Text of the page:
A new antibody developed by scientists from the National Heart and Lung Institute (NHLI), may make it easier for doctors to identify atherosclerosis. The research carried out at the Imperial College of London and funded by the British Heart Foundation, could prove revolutionary for patients.

Although the research is still in its early stages, results have so far been encouraging. Here, we’ll look at what the researchers discovered, and why spotting atherosclerosis early is so important.

Understanding the latest study

A new monoclonal antibody developed by scientists at the NHLI has been found to recognise and bind to LDL (Low Density Lipoprotein) cholesterol found in fatty plaques within the arteries.

The newly developed antibody doesn’t just bind to old cholesterol deposits – it is also capable of binding to new cholesterol. Created in a laboratory, the new antibody could now help scientists gain a better understanding of how atherosclerosis develops.

Before the new antibody can be used in humans, additional research needs to be carried out. However, researchers are hopeful that further trials and studies will help them to get closer to preventing and treating atherosclerosis, reducing the risk of a heart attack or stroke.

What is atherosclerosis?

Atherosclerosis is diagnosed when the arteries become clogged with plaque. A build-up of plaque causes the arteries to narrow and harden, restricting oxygen and blood flow to the organs. This increases the risk of blood clots, which can prove life threatening.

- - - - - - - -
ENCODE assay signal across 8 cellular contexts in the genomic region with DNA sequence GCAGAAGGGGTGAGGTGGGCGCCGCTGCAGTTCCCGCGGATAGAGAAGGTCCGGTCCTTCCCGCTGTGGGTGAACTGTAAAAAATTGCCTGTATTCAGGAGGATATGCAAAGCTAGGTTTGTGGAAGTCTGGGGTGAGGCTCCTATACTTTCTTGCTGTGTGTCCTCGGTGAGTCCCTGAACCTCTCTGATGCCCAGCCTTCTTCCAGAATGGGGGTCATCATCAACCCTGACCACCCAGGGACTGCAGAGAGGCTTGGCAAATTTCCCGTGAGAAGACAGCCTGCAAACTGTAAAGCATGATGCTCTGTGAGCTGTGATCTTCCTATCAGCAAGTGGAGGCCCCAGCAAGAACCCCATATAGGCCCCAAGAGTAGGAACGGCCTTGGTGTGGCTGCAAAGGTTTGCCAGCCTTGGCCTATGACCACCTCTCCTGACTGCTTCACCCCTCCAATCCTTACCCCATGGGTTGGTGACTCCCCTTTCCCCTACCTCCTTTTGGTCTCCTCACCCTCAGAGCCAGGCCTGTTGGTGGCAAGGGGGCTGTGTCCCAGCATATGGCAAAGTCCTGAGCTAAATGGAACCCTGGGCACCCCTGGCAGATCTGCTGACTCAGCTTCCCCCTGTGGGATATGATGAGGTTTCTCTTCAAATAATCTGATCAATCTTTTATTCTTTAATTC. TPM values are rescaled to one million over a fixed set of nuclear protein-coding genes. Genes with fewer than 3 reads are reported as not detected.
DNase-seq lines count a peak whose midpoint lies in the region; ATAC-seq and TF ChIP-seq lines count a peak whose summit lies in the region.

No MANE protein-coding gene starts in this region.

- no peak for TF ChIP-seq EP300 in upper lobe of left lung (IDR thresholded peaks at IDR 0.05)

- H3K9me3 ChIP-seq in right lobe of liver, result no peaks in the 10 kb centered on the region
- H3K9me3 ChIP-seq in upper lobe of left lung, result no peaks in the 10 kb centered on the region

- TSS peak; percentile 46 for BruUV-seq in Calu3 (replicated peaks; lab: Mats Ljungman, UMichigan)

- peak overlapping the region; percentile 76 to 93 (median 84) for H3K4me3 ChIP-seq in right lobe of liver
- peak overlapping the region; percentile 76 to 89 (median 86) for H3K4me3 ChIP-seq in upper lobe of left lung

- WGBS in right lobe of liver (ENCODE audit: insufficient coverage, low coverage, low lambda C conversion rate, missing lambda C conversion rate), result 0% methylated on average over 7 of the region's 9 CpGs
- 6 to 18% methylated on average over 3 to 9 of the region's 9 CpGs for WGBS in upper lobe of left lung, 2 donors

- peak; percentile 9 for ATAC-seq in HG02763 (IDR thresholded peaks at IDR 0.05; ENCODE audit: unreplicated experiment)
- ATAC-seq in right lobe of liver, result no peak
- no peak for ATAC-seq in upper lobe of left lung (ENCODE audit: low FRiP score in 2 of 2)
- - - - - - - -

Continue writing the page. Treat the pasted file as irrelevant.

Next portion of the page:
In its early stages, atherosclerosis doesn’t tend to cause any noticeable symptoms. However, if it is left untreated, it can lead to a variety of serious conditions including:

The reason the arteries become clogged isn’t fully understood. However, there are factors known to increase risk. These include age, smoking, a high-fat diet, obesity, excessive alcohol consumption, and a family history of atherosclerosis.

If you are worried about your risk of developing the condition, speak to a heart specialist. They will be able to assess your risk and provide recommendations to prevent the condition.

How is atherosclerosis treated?

The conventional approach is to treat risk factors such as high blood pressure, diabetes and Chlosterol with medication. This approach has certain advantages, has its place and can be implemented easily. The benefit of such an approach is however small compared with lifestyle and nutritional changes. The power of nature to reduce inflammation can not be matched by any medication. Lifestyle modifications are by far more powerful than the most potent medications. It is even possible to reverse coronary disease with lifestyle and diet.

If you are interested in learning more about this, or if you would like guidance on how to reverse your coronary disease or diabetes using a holistic approach, simply book a consultation with Dr Konrad Grosser today. Following a functional cardiology approach, you will be recommended the best ways to set yourself up on a path to health generation and healing.